Faculty of Biology
PhD thesis: Parasites as indicators for restoration success
Traditionally, communities of free-living species are studied to assess the success of restoration measures. Since all free-living organisms serve as hosts for at least one parasitic species, it can be expected that the diversity of parasites in restored ecosystems will increase. Especially parasite taxa with complex life cycles, such as digenean trematodes, are expected to respond to changes in ecosystem dynamics.
Knowledge of the occurrence and prevalence of host-specific trematodes can provide valuable information on the presence of the required hosts. Thus, trematodes could serve as an integrative indicator for restoration success and local biodiversity, as they depend on the presence of a diverse and intact free-living species community.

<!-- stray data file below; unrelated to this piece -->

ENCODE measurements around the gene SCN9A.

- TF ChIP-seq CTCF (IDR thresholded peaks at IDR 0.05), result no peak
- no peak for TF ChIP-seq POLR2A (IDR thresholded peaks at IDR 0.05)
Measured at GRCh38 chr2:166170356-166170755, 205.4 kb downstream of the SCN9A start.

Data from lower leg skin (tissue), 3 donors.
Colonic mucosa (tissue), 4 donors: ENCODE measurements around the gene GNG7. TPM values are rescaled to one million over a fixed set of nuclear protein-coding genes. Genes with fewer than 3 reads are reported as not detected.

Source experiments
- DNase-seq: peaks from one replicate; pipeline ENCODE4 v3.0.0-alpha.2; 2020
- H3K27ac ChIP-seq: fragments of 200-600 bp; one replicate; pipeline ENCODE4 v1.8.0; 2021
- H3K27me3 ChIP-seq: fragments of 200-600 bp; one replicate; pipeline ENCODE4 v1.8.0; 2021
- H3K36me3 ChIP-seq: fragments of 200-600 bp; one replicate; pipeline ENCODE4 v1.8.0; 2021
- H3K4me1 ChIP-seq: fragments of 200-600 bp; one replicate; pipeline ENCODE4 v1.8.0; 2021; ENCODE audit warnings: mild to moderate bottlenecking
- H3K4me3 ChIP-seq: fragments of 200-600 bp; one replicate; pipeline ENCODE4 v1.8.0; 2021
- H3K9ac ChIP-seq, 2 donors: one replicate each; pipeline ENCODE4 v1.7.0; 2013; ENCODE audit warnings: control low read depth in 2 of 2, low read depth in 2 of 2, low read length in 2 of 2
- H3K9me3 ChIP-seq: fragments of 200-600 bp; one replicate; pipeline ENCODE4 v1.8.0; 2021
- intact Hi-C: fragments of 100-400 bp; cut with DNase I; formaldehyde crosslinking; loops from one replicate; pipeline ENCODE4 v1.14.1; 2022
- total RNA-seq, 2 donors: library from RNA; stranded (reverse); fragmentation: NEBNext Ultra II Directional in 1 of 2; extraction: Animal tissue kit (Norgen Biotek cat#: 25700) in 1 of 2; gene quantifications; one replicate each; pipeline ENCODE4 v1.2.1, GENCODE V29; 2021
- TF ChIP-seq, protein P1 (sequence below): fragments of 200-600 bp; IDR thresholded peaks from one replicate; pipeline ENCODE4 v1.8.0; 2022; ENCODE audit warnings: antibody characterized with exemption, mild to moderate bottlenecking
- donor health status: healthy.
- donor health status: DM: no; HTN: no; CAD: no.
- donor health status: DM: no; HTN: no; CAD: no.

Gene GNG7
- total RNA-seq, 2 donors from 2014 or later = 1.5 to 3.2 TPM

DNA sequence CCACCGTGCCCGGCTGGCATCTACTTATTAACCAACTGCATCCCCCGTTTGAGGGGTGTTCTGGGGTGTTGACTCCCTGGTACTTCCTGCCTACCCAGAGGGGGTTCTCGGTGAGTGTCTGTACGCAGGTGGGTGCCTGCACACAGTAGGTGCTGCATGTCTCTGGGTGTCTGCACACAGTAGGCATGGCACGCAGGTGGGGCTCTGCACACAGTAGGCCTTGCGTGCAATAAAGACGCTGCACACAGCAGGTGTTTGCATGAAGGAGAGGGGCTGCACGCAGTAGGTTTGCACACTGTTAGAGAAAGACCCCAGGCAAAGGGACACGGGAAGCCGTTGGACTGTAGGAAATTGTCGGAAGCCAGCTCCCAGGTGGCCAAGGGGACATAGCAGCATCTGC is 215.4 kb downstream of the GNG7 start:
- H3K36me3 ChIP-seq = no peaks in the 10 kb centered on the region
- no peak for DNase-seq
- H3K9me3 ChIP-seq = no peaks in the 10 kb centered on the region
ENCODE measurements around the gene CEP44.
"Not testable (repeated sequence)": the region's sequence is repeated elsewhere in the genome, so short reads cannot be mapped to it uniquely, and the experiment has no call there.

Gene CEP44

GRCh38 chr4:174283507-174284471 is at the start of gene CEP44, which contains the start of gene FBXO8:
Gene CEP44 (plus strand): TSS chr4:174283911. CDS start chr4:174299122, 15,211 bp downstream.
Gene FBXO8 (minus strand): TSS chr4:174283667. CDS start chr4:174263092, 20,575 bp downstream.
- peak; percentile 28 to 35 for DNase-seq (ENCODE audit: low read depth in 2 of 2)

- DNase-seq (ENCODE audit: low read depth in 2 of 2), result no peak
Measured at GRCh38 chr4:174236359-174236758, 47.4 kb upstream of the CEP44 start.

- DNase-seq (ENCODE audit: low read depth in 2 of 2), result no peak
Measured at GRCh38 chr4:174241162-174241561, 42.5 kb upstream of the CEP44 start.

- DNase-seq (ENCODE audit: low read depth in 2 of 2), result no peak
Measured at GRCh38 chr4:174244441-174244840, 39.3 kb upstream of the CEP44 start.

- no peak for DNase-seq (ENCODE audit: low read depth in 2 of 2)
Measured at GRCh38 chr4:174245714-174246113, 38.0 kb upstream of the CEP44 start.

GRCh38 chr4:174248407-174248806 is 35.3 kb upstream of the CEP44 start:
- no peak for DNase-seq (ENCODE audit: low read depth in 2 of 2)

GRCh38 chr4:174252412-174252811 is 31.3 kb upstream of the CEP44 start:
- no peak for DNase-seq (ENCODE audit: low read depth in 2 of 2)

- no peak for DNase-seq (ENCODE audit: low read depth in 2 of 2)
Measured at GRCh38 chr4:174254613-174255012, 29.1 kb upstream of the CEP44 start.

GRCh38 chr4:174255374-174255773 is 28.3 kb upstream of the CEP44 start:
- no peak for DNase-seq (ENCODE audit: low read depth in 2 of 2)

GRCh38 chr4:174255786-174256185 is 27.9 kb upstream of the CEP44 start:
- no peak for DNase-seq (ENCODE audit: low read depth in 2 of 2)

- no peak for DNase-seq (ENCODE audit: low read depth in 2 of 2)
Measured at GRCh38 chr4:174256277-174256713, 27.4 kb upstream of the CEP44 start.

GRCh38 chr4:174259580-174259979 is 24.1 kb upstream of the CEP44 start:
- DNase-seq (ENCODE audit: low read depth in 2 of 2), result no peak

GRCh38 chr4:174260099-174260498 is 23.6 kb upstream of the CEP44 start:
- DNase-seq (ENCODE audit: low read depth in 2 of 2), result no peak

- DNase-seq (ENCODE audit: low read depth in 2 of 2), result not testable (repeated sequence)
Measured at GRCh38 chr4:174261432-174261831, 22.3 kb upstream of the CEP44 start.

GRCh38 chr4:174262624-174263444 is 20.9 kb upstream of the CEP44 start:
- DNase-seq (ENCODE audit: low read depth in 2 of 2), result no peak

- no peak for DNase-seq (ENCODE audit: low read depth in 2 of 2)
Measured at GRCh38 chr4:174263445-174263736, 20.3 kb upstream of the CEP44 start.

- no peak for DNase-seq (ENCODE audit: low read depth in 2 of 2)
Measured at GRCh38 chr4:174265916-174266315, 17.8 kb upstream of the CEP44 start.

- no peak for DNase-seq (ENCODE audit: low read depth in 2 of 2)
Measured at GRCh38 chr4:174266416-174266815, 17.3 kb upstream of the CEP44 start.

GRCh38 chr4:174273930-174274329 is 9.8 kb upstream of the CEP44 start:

To test this, aquatic gastropods are sampled in degraded, restored and near-natural river sections and examined for trematode infections. It can be expected that the increased species diversity and abundance of free-living organisms will be reflected in the parasite fauna, so that we expect a rather low prevalence and species richness in degraded and recently restored sites, whereas sites restored many years ago and near-natural sampling sites can be expected to show a higher prevalence and species richness.
Our results so far indicate a clear correlation between renaturation measures and species richness and diversity of parasite communities.